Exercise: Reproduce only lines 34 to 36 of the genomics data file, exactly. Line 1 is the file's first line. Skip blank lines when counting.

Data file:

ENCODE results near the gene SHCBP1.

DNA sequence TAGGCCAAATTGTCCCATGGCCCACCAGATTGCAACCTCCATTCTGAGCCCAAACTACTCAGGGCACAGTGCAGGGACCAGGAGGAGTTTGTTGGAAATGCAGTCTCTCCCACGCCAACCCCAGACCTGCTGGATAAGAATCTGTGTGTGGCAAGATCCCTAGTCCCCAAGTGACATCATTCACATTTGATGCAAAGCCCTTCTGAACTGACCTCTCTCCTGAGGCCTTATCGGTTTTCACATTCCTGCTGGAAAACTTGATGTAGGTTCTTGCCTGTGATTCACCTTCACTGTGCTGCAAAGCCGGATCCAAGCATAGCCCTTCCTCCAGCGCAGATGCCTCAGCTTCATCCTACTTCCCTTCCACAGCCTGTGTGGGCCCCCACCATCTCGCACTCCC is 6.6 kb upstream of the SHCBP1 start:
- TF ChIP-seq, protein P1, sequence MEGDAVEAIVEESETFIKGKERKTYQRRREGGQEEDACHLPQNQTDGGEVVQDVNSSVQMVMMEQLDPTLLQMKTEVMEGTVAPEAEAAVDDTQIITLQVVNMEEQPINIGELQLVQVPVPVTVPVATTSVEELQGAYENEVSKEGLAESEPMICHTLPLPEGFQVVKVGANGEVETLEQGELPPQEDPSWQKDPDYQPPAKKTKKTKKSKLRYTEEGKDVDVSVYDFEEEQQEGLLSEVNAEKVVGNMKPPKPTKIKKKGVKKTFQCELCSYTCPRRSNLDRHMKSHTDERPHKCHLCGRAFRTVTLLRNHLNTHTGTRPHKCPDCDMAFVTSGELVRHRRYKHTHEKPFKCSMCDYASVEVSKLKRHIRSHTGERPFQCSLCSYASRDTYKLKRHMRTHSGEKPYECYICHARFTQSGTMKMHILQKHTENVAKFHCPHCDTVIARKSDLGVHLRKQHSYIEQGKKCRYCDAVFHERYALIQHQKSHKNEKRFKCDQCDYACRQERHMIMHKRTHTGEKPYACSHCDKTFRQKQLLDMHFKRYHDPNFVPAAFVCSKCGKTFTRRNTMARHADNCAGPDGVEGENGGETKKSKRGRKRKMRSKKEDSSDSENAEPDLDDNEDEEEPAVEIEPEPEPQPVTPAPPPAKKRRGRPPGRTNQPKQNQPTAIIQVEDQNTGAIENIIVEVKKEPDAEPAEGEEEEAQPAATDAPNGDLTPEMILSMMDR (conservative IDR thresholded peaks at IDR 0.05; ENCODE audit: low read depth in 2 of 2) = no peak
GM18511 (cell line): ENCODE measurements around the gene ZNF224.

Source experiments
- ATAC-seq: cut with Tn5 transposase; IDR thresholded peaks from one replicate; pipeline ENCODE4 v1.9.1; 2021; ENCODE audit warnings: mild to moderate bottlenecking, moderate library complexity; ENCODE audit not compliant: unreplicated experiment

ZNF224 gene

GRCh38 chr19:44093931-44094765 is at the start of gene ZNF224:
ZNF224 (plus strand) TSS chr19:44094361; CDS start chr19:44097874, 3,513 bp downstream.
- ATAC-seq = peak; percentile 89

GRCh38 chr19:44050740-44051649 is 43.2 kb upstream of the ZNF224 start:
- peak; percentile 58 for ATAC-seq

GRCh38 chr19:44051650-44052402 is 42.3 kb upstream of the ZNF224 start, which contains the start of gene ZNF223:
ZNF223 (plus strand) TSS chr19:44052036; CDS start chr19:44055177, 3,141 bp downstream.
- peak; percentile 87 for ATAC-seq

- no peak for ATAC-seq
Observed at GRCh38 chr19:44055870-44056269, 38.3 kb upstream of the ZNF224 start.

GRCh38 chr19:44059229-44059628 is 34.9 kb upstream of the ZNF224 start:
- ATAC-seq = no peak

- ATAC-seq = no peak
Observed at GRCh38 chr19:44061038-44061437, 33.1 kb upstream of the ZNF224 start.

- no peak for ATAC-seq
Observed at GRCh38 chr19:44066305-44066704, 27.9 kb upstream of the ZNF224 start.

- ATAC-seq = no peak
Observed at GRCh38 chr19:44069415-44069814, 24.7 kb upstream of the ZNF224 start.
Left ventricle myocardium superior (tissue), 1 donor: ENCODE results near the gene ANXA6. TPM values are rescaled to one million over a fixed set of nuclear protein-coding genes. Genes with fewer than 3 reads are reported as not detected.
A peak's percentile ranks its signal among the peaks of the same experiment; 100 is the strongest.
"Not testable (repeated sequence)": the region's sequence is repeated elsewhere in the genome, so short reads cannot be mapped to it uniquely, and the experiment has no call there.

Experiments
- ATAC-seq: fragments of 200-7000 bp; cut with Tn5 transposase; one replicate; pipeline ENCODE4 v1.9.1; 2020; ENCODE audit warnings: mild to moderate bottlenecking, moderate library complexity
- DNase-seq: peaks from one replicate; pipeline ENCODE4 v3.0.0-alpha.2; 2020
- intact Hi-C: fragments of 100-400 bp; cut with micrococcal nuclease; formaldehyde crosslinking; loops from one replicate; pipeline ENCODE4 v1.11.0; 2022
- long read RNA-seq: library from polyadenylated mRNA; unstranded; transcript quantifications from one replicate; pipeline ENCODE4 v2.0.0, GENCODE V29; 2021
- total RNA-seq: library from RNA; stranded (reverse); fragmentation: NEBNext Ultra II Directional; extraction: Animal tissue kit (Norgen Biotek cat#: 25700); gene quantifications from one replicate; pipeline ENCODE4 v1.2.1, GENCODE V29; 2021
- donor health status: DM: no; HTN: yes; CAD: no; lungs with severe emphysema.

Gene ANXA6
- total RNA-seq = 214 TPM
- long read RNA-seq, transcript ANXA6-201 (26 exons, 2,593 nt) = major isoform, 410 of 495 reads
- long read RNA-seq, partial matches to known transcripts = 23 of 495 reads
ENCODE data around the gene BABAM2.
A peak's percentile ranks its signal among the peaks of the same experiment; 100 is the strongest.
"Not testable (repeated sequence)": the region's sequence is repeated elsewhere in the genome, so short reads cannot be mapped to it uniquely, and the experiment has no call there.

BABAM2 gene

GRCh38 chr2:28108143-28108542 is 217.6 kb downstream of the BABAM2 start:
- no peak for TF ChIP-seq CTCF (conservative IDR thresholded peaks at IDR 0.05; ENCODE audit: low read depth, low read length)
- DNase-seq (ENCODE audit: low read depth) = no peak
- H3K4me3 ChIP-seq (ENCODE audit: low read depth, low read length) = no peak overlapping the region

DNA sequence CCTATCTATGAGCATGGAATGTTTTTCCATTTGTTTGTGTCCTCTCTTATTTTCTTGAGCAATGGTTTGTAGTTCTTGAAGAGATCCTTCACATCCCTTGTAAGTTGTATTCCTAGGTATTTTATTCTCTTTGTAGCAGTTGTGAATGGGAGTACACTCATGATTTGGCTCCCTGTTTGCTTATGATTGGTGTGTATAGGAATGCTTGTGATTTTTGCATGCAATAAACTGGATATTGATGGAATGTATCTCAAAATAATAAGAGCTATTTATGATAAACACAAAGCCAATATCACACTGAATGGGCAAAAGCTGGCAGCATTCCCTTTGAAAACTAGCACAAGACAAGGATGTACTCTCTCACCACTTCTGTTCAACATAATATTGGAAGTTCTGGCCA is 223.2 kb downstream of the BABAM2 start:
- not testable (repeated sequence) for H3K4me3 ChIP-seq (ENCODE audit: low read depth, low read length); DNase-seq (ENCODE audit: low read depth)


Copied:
- total RNA-seq: library from RNA; stranded (reverse); fragmentation: NEBNext Ultra II Directional; extraction: Animal tissue kit (Norgen Biotek cat#: 25700); gene quantifications from one replicate; pipeline ENCODE4 v1.2.1, GENCODE V29; 2021
- donor health status: DM: no; HTN: yes; CAD: no; lungs with severe emphysema.

Gene ANXA6